Terms used in this guideline
This section defines terms that have been used in a particular way for this guideline.
A complete pause in breathing, defined as lasting 10 seconds or more on a sleep study. An obstructive apnoea is caused by blockage of the upper airway, whereas a central apnoea occurs when there is no respiratory effort.
The number of apnoeas and hypopnoeas per hour, measured during a multi-channel sleep study.
A reduction in breathing, defined as lasting for 10 seconds or more on a sleep study. An obstructive hypopnoea is caused by partial obstruction of the upper airway.
An oral device used to treat sleep-related breathing disorders. It is worn over the upper and lower teeth, and holds the lower jaw forward, thereby increasing space at the back of the mouth and decreasing snoring and sleep apnoea. A custom-made mandibular advancement splint is formed from a dental impression taken by a dentist, which is used to make the splint in a laboratory. It is then fitted by a suitably trained general dental practitioner. A semi-customised mandibular advancement splint is formed using a dental impression taken by the patient, which they send to the manufacturer to make the splint.
Decreased breathing or under breathing during sleep, which can lead to varying severities of ventilatory failure (low oxygen levels and raised carbon dioxide). It can be caused by obesity, underlying lung disease, neuromuscular weakness and some medications such as opiates. Severe hypercapnia can be caused by nocturnal hypoventilation.
The ODI is defined as the number of episodes of oxygen desaturation per hour of sleep.
An intervention to encourage patients not to sleep on their backs. There are several devices available such as the tennis ball technique, lumbar or abdominal binders, semi-rigid backpacks, full-length pillows and electronic sleep position trainers.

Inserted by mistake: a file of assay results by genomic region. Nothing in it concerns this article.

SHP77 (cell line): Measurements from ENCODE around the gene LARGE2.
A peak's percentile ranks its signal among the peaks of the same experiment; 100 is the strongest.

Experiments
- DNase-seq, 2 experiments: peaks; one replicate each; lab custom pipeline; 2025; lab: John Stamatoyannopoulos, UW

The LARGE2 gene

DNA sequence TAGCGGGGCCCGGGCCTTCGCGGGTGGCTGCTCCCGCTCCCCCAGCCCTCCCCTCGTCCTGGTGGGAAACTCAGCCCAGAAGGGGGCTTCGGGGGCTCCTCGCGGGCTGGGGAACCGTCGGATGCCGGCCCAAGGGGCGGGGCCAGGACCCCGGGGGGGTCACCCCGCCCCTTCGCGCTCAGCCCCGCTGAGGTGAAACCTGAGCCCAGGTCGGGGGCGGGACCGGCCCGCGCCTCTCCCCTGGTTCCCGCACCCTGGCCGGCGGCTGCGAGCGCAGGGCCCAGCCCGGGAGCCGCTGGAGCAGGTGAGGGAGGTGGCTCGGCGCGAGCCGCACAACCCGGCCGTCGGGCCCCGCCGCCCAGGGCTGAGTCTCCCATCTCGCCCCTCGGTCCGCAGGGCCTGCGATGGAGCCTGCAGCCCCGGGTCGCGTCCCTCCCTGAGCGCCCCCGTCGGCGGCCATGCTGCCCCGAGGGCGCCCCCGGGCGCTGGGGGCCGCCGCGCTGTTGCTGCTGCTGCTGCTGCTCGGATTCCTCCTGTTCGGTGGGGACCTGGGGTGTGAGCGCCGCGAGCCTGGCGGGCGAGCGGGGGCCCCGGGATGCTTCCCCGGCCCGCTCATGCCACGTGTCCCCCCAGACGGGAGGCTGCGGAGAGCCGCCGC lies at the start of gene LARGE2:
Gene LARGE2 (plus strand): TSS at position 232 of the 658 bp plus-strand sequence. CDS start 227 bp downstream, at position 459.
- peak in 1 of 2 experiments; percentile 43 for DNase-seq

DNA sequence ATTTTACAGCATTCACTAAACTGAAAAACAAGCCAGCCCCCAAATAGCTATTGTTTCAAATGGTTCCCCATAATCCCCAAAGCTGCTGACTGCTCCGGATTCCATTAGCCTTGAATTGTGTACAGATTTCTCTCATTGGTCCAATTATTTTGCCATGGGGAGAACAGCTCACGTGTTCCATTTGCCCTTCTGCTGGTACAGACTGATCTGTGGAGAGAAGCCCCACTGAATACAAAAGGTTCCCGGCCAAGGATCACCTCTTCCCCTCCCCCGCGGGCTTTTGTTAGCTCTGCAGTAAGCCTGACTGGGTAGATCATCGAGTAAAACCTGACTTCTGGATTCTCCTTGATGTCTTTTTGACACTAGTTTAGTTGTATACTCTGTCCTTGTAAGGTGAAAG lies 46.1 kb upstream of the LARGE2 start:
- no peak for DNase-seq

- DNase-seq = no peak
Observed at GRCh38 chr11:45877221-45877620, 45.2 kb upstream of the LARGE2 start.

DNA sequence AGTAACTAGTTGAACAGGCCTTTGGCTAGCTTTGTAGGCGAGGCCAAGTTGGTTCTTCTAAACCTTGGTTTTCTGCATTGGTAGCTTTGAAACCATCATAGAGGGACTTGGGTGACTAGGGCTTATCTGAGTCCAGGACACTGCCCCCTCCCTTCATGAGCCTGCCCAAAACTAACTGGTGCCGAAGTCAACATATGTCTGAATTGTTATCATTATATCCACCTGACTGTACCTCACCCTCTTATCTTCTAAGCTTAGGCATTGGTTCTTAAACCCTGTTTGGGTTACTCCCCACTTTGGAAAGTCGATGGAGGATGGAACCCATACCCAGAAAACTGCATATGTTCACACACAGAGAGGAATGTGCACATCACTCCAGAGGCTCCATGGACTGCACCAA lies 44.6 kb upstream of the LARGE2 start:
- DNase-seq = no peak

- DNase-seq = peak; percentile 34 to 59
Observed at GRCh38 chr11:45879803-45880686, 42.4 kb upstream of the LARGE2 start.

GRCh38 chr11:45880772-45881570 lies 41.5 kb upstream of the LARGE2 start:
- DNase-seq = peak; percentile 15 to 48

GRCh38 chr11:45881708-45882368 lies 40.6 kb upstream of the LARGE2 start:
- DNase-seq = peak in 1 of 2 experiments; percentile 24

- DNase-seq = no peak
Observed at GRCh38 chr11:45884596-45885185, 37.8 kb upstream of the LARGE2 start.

A type of obstructive sleep apnoea/hypopnoea syndrome (OSAHS) that is affected by the person's sleep position. People with positional OSAHS have an apnoea–hypopnoea index (AHI) at least twice as high when lying face up (supine) as lying on their side (laterally).
This is determined using the AHI value, as follows:
Mild OSAHS: AHI of 5 or more to less than 15
Moderate OSAHS: AHI of 15 or more to less than 30
Severe OSAHS: AHI of 30 or more.
A test used to diagnose sleep disorders by recording multiple channels during sleep, such as brain activity, breathing rate, blood oxygen level, heart rate, and eye and leg movements. There are several different types of sleep study:
oximetry measures arterial oxygen saturation and heart rate while the person is asleep
respiratory polygraphy includes at least 4 channels such as oximetry, breathing rate, apnoeas and hypopnoeas, snoring and body position
polysomnography, which is more detailed and includes respiratory polygraphy measures combined with assessment of sleep quality and duration using additional brain activity, eye movement and muscle tone signals.